Full Content is available to subscribers

Subscribe/Learn More  >

Experimental Investigation on the Condensation Heat Transfer and Pressure Drop Characteristics of R134A at High Mass Flux Conditions During Annular Flow Regime Inside a Vertical Smooth Tube

[+] Author Affiliations
Ahmet Selim Dalkilic

Yildiz Technical University (YTU), Istanbul, Turkey

Suriyan Laohalertdecha, Somchai Wongwises

King Mongkut’s University of Technology Thonburi, Bangkok, Thailand

Paper No. HT2009-88315, pp. 345-357; 13 pages
  • ASME 2009 Heat Transfer Summer Conference collocated with the InterPACK09 and 3rd Energy Sustainability Conferences
  • Volume 3: Combustion, Fire and Reacting Flow; Heat Transfer in Multiphase Systems; Heat Transfer in Transport Phenomena in Manufacturing and Materials Processing; Heat and Mass Transfer in Biotechnology; Low Temperature Heat Transfer; Environmental Heat Transfer; Heat Transfer Education; Visualization of Heat Transfer
  • San Francisco, California, USA, July 19–23, 2009
  • Conference Sponsors: Heat Transfer Division
  • ISBN: 978-0-7918-4358-1 | eISBN: 978-0-7918-3851-8
  • Copyright © 2009 by ASME


This paper presents an experimental investigation on the co-current downward condensation of R134a inside a tube-in-tube heat exchanger. The test section is a 0.5 m long double tube with refrigerant flowing in the inner tube and cooling water flowing in the annulus. The inner tube is constructed from smooth copper tubing of 9.52 mm outer diameter and 8.1 mm inner diameter. The condensing temperatures are between 40 and 50°C, heat fluxes are between 9.78 and 50.69 kW m−2 . The temperature difference between the saturation temperature of refrigerant and inlet wall varies between 1.66–8.94°C. Condensation experiments are done at mass fluxes varying between 340 and 456 kg m−2 s−1 while the average qualities are between 0.76–0.96. The quality of the refrigerant in the test section is calculated considering the temperature and pressure measured from the test section. The pressure drop across the test section is directly measured by a differential pressure transducer. The average experimental heat transfer coefficient of the refrigerant is calculated by applying an energy balance based on the energy transferred from the test section. Experimental data of annular flow are examined such as the alteration of condensation heat transfer coefficient with the vapor average quality and temperature difference respectively according to different mass fluxes and condensing temperatures. The relation between the heat flux and temperature difference, besides this, the relation between the condensation heat transfer coefficient and condensing pressure are shown comparatively and the effects of mass flux and condensation temperature on the pressure drop are also discussed. The efficiency of the condenser is considered comparing with various experimental data according to tested condensing temperatures and mass fluxes of refrigerant. Some well known correlations and models of heat transfer coefficient were compared to show that annular flow models were independent of tube orientation provided that annular flow regime exists along the tube length and capable of predicting condensation heat transfer coefficient in the test tube.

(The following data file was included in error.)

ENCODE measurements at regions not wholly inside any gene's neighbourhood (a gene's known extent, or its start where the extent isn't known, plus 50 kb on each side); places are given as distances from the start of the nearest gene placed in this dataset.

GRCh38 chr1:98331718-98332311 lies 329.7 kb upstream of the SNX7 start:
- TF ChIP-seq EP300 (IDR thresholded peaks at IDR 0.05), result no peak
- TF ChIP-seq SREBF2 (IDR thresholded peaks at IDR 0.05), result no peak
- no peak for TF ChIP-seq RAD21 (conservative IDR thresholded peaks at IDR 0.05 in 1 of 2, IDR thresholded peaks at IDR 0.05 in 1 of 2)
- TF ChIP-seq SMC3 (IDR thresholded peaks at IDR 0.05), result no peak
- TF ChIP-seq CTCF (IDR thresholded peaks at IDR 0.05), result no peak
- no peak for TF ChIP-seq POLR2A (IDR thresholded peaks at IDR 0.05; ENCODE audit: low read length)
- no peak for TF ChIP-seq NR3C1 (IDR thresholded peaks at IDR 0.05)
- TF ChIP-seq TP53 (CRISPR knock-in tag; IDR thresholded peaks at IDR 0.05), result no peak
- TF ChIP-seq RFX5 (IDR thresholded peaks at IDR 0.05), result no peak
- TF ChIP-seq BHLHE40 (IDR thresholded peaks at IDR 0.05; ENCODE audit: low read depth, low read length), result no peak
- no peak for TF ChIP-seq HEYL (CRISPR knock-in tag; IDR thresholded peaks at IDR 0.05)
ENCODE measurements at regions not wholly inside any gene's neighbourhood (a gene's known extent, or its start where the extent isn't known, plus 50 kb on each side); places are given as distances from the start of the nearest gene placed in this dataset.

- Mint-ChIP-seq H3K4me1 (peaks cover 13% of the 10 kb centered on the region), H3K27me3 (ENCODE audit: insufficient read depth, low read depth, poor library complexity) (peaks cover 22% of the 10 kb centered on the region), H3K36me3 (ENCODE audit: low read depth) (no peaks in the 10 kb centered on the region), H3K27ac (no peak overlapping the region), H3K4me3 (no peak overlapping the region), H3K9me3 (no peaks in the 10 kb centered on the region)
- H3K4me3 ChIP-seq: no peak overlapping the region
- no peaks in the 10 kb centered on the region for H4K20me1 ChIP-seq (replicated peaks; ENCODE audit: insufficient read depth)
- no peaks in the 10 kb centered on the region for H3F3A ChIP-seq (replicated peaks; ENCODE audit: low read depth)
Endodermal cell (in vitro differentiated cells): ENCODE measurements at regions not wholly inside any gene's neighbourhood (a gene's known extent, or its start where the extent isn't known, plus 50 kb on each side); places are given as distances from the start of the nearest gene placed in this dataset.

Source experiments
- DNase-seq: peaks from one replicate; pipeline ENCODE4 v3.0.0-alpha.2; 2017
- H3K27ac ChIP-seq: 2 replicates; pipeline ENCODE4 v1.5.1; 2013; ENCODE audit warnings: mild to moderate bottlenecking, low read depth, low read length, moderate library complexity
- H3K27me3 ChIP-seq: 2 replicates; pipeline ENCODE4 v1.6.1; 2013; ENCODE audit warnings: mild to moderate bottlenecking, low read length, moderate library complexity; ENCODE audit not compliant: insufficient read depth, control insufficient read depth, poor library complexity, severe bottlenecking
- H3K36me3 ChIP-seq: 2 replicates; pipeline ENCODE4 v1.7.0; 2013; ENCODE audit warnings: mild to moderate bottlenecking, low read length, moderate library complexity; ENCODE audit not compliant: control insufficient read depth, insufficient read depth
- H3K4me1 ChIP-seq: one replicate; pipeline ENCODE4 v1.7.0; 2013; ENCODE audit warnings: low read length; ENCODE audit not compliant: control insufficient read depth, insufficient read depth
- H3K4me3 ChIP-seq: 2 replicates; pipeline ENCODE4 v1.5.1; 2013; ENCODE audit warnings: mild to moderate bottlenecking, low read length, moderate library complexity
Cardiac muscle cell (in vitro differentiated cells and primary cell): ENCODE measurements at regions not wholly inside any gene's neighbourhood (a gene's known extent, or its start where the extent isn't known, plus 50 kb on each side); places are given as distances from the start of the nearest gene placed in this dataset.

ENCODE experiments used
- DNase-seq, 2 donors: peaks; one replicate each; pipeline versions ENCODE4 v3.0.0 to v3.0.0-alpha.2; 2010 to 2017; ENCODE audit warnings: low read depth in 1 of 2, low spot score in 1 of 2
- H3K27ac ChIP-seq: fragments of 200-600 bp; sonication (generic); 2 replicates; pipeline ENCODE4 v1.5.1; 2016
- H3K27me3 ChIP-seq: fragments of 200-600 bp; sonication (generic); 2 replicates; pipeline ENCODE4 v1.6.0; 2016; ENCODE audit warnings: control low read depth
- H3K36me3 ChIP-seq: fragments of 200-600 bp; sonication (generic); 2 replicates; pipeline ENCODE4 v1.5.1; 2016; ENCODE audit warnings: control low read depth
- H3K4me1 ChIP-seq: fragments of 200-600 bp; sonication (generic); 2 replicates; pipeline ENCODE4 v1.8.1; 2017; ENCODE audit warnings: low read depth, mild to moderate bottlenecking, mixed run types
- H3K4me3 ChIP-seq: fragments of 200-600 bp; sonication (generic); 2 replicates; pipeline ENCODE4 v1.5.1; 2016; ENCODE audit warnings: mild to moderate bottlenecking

Copyright © 2009 by ASME



Interactive Graphics


Country-Specific Mortality and Growth Failure in Infancy and Yound Children and Association With Material Stature

Use interactive graphics and maps to view and sort country-specific infant and early dhildhood mortality and growth failure data and their association with maternal

Citing articles are presented as examples only. In non-demo SCM6 implementation, integration with CrossRef’s "Cited By" API will populate this tab (http://www.crossref.org/citedby.html).

Some tools below are only available to our subscribers or users with an online account.

Related Content

Customize your page view by dragging and repositioning the boxes below.

Related eBook Content
Topic Collections

Sorry! You do not have access to this content. For assistance or to subscribe, please contact us:

  • TELEPHONE: 1-800-843-2763 (Toll-free in the USA)
  • EMAIL: asmedigitalcollection@asme.org
Sign In